Let’s take a closer look at the different broadband technologies on the market.
Wired Broadband Technologies
If you didn't already know, various communication technologies are used to provide broadband for a digital home. This is done with the use of wired tech such as coaxial cable, copper cable, optical fibers, and over power lines.
Copper wires are commonly defined as what are known as legacy telephone unshielded copper twisted pairs. These copper wires provide stable internet connections since they make use of state-of-the-art xDSL technology. These include ADSL and ADSL2+.
This provides up to a maximum of 24 Mbps downstream and 3 Mbps upstream. Additionally, the efficiency range is 0.3 km and has a vectoring rate of 300 Mbps downstream and 100 Mbps upstream. The vectoring range is 0.2 km.
Pros Of Copper Wires
In order to use copper wires, a low investment is required and provides passive infrastructure. These also provide services with the least amount of disruptions.
Cons Of Copper Wires
When it comes to the download speed, this is highly dependent on the length of the copper line. Since xDSL tech is asymmetrical, most of the time the upload speed is lower when compared to the download speed. Due to this, services such as video conferencing, telepresence, teleworking, and cloud computing will be hampered.
In essence, much higher investment is required to carry out this infrastructure. While this is a potential solution, it may be stopped for up to 15 years.
Sustainability Of Copper Wires
As far as sustainability goes, copper tech can provide much higher speeds. However, this comes with several limitations. Hence, bridging technology is now being put in place to have systems that run on fiber optics only.
These are referred to as the two wires of telephone lines or the twisted pair. Unlike others, these usually undergo a series of interferences. However, this service is only offered to customers that still access the internet via coaxial cables.
Hence, customers would also be using CATV networks or rather cable TV. Coaxial cable is made of a copper core and a shielding coat that is made from copper. As such, TV networks are much more efficient when compared to traditional networks.
Pros Of Coaxial Cables
To invest in this, companies would need to put out a very low investment to get passive infrastructure. Unlike others, there are fewer disruptions for the end-users and the infrastructure offers a little more opportunity. This just simply means that users on the broadband network can access higher speeds or even ultra-fast speeds.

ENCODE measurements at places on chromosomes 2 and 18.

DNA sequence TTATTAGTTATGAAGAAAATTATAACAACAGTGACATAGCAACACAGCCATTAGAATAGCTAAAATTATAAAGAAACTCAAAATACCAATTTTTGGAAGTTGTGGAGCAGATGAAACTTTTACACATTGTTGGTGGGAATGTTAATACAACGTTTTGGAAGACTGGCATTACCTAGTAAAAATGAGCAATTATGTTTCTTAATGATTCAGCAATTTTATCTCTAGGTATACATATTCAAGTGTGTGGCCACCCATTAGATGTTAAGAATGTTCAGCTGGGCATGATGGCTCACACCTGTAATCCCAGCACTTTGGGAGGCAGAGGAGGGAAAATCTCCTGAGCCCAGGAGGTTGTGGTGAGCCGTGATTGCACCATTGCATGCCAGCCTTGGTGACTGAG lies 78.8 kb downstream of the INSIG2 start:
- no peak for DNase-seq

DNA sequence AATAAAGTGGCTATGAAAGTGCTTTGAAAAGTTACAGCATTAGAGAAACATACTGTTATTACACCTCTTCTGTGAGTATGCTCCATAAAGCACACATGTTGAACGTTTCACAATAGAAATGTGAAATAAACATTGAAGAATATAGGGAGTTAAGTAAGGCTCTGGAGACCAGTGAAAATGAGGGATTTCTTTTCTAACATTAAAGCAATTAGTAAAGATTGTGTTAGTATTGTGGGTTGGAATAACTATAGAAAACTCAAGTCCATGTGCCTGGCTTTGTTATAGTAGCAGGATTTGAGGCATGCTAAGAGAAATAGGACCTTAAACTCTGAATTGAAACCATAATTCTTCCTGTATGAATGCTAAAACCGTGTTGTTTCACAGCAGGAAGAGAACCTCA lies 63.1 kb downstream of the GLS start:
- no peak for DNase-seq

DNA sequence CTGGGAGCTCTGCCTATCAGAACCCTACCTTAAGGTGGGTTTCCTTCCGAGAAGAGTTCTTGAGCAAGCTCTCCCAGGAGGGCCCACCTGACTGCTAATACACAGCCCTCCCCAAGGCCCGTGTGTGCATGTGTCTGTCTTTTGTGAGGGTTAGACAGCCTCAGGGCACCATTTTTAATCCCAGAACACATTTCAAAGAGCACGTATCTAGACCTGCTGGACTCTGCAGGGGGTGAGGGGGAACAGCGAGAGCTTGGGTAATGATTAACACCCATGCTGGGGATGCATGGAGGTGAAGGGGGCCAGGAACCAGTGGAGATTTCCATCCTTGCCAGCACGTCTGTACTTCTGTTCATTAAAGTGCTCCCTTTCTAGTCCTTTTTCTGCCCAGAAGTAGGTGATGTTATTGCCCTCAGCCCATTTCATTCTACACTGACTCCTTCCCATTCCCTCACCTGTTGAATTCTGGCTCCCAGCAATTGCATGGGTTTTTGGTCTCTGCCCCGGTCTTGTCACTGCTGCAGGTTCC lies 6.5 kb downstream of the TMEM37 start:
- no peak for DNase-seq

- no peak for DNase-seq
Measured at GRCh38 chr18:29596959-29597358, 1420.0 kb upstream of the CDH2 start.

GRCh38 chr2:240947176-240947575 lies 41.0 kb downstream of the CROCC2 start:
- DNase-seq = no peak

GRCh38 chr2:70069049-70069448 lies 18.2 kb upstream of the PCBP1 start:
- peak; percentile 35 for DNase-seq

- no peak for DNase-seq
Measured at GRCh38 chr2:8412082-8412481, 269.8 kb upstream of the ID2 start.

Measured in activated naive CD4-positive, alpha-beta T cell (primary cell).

Cons Of Coaxial Cables
One of the main issues with this is that the bandwidth is shared between multiple users. Hence, this affects the availability during high traffic hours. As a result, there is limited competition within the cable market. One of the solutions to combat these issues is to invest in fiber optic tech.
Sustainability Of Coaxial Cables
With new and upcoming standards, higher bandwidths are allowed. Hence, users can access up to 10 Gbps.
Broadband Over Power Lines
These over power lines will ensure that broadband is delivered with ease. Service is even provided over medium voltage and low voltage power networks. As such the speeds are comparable with the likes of coaxial cables and xDSL.
Pros Of Over Power Lines
If you're thinking of using these, new infrastructure is not needed since existing lines can be used. Unlike others, there is higher potential in these lines.
Cons Of Over Power Lines
In areas that have lower populations, these are economically suitable for homes that are equipped with transformers. However, up to 6 homes should be fitted with them to ensure that the services are available over the power lines. If for some reason this is not done, then users can expect to pay a fortune when compared to coaxial and xDSL services.
Additionally, if power lines are in noisy areas, then there are several technical challenges that are experienced.
These lines are made from special glass fibers and connect directly to a user's home. Additionally, they can also be connected to street cabinets and buildings if need be. Optical fibers allow rates of up to 100 Gbps and offer efficiency rates between 10 to 60 km. Due to the capabilities of optical fiber, this solution is considered as one of the future.
Pros Of Optical Fiber
The transmission rates are much higher and the signals flow with ease. In essence, power drops are less likely and can go for larger distances.
Cons Of Optical Fiber
The initial investment on this is very high and the excavations costs are even higher for piping purposes. Additionally, infrastructure requires precise documentation since it is not easily located.